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An orchard at Fullbelly Farms near Davis, California.
Image by Katy Langstaff.

Pattern
Sustainable Agriculture

Conventional agriculture relies on massive application of pesticides, fertilizers, and fossil fuels. It tends to be very large-scale, use large quantities of water, and depend on a handful of highly competitive crops. It results in significant levels of soil erosion, as well as the contamination of groundwater and ecosystems.

Sustainable Agriculture eliminates the use of pesticides and hormones and largely maintains soil fertility by application of on-farm residues and rotation of nitrogen-fixing crops. Any external fertilizers must themselves be sustainably produced. It minimizes soil erosion through crop choices, cover-cropping, and low-till methods. It emphasizes crop diversity — both of species and varieties — which provides inherent resilience in the face of pests, disease, and weather extremes.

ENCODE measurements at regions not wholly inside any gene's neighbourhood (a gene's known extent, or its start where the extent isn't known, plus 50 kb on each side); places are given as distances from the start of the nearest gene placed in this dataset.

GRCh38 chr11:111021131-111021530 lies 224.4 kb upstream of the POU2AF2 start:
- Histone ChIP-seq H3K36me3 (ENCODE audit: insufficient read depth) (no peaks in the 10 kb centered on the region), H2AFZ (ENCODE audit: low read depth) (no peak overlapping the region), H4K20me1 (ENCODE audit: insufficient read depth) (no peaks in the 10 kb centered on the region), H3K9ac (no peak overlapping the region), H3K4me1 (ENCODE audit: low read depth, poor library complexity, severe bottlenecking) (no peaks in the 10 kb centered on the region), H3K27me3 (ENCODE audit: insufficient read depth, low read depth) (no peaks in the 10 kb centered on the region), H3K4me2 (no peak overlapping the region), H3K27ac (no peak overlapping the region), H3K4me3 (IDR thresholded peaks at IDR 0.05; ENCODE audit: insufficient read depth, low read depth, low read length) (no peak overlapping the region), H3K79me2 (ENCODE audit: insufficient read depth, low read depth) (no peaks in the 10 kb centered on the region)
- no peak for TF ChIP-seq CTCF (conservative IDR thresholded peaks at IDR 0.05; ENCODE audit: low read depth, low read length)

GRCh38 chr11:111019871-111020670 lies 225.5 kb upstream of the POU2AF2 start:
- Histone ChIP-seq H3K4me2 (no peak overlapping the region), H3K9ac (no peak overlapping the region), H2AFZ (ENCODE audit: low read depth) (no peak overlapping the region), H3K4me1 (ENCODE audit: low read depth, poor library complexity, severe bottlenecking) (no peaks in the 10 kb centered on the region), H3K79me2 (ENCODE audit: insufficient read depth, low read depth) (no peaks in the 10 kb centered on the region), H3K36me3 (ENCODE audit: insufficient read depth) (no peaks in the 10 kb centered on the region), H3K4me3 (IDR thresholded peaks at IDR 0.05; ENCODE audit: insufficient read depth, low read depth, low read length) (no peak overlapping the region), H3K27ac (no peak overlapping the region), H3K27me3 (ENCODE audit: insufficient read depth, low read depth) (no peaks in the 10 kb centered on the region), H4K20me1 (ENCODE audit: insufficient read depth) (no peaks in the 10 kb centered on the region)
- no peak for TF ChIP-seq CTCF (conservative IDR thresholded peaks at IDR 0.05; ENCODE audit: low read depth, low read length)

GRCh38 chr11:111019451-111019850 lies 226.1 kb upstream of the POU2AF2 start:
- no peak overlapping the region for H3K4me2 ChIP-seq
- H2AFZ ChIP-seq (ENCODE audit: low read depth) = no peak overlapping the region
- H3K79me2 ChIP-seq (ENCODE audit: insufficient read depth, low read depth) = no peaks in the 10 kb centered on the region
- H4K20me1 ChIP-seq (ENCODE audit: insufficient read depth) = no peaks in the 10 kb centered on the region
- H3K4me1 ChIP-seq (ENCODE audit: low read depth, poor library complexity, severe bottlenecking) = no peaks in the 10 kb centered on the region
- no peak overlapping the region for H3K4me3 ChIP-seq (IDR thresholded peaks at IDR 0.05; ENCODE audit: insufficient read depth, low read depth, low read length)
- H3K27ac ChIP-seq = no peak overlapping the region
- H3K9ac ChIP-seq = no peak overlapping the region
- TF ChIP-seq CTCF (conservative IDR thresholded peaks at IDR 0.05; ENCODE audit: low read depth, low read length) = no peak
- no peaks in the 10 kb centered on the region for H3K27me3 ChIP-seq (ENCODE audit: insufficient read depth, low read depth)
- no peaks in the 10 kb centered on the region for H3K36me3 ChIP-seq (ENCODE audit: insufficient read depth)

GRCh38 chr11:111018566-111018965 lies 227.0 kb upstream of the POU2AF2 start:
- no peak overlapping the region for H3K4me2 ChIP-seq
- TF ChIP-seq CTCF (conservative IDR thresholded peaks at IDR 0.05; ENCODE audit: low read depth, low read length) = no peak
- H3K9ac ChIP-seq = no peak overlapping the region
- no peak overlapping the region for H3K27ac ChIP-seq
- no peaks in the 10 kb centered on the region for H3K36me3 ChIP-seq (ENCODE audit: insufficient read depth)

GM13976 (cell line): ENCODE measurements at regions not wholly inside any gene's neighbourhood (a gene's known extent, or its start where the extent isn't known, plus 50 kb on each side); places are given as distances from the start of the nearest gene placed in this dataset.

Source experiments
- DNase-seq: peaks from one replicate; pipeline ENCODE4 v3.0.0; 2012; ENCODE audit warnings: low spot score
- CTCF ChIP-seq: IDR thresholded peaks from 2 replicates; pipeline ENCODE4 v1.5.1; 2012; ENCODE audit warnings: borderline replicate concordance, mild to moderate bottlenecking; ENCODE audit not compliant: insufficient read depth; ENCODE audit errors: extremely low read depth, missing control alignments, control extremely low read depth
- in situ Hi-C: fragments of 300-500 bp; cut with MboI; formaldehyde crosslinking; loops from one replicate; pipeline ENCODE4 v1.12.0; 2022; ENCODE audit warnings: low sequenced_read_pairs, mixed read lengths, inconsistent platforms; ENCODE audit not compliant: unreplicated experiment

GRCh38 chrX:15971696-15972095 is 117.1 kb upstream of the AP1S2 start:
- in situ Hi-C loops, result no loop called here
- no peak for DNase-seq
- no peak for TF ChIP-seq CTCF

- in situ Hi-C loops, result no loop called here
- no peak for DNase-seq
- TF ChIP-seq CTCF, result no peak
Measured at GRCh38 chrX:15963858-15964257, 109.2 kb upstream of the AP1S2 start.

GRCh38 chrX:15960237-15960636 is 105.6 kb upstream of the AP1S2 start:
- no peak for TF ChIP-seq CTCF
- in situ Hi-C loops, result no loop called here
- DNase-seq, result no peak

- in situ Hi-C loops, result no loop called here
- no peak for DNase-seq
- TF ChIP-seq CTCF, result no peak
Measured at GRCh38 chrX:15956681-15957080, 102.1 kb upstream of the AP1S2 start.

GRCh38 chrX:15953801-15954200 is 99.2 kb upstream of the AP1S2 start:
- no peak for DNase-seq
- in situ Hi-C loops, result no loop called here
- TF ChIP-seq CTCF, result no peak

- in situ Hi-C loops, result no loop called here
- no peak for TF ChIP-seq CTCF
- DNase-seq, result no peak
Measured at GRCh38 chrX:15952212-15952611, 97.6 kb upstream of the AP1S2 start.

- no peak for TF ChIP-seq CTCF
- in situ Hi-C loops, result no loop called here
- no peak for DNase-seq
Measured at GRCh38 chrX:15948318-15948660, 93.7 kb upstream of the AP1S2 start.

Sustainable Agriculture is extremely Resource Efficient, and avoids any water withdrawals which impair habitat. It provides buffers of native vegetation along streams to maintain favorable water temperatures and water quality. Sustainable Agriculture also requires that plant and animal wastes be carefully contained and treated to avoid any contaminated run-off.

Sustainable Agriculture is a compatible land-use in Buffer Zones. Farms and ranches in these areas should be managed with special attention to maintaining habitat connectivity and quality. For instance, in some areas, ranchers are accepting full compensation for livestock losses rather than opposing wolf reintroduction efforts.

Sustainable Agriculture can be profitable on an extremely small scale, and backyard gardens and small urban farms contribute greatly to the self-sufficiency and character of Human-Scale Neighborhoods. While Sustainable Agriculture can be practiced at the scale of thousands of acres, on the whole it tends rebuild Local Assets. Its reliance on local labor rather than expensive imports (seeds, pesticides, fertilizer, fuel) greatly contributes to Local Economies and Productive Rural Areas. Sustainable Agriculture emphasizes the health and safety of farm workers, providing a living wage and contributing to Social Equity. Farmer's markets, Community-Supported Agriculture (CSA) arrangements, and relationships with restaurants and stores help to establish Rural-Urban Linkages.